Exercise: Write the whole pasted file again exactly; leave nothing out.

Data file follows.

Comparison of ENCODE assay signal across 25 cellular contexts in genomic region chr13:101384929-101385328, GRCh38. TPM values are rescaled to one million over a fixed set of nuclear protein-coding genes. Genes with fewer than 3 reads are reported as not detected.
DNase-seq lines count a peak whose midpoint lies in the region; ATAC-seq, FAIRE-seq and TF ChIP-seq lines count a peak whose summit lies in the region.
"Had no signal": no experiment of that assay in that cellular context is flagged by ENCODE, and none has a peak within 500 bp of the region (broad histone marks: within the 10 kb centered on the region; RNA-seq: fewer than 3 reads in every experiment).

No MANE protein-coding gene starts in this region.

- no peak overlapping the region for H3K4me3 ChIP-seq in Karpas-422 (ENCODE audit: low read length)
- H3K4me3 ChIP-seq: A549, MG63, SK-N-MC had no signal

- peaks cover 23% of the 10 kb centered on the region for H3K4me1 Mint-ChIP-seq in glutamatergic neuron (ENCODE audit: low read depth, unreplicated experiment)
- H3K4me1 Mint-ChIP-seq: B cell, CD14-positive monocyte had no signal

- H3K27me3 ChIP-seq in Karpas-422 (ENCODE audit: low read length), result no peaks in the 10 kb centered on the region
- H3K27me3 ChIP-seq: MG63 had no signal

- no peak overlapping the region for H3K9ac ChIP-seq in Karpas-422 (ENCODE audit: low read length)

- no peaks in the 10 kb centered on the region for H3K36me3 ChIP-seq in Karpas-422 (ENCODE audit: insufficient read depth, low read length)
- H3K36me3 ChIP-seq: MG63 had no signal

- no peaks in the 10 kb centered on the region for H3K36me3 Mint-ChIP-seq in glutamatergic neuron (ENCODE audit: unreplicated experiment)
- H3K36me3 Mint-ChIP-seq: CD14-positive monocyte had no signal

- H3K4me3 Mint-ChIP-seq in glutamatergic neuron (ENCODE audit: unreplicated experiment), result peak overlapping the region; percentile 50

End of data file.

Comparison of ENCODE assay signal across 25 cellular contexts in genomic region chr13:101384929-101385328, GRCh38. TPM values are rescaled to one million over a fixed set of nuclear protein-coding genes. Genes with fewer than 3 reads are reported as not detected.
DNase-seq lines count a peak whose midpoint lies in the region; ATAC-seq, FAIRE-seq and TF ChIP-seq lines count a peak whose summit lies in the region.
"Had no signal": no experiment of that assay in that cellular context is flagged by ENCODE, and none has a peak within 500 bp of the region (broad histone marks: within the 10 kb centered on the region; RNA-seq: fewer than 3 reads in every experiment).

No MANE protein-coding gene starts in this region.

- no peak overlapping the region for H3K4me3 ChIP-seq in Karpas-422 (ENCODE audit: low read length)
- H3K4me3 ChIP-seq: A549, MG63, SK-N-MC had no signal

- peaks cover 23% of the 10 kb centered on the region for H3K4me1 Mint-ChIP-seq in glutamatergic neuron (ENCODE audit: low read depth, unreplicated experiment)
- H3K4me1 Mint-ChIP-seq: B cell, CD14-positive monocyte had no signal

- H3K27me3 ChIP-seq in Karpas-422 (ENCODE audit: low read length), result no peaks in the 10 kb centered on the region
- H3K27me3 ChIP-seq: MG63 had no signal

- no peak overlapping the region for H3K9ac ChIP-seq in Karpas-422 (ENCODE audit: low read length)

- no peaks in the 10 kb centered on the region for H3K36me3 ChIP-seq in Karpas-422 (ENCODE audit: insufficient read depth, low read length)
- H3K36me3 ChIP-seq: MG63 had no signal

- no peaks in the 10 kb centered on the region for H3K36me3 Mint-ChIP-seq in glutamatergic neuron (ENCODE audit: unreplicated experiment)
- H3K36me3 Mint-ChIP-seq: CD14-positive monocyte had no signal

- H3K4me3 Mint-ChIP-seq in glutamatergic neuron (ENCODE audit: unreplicated experiment), result peak overlapping the region; percentile 50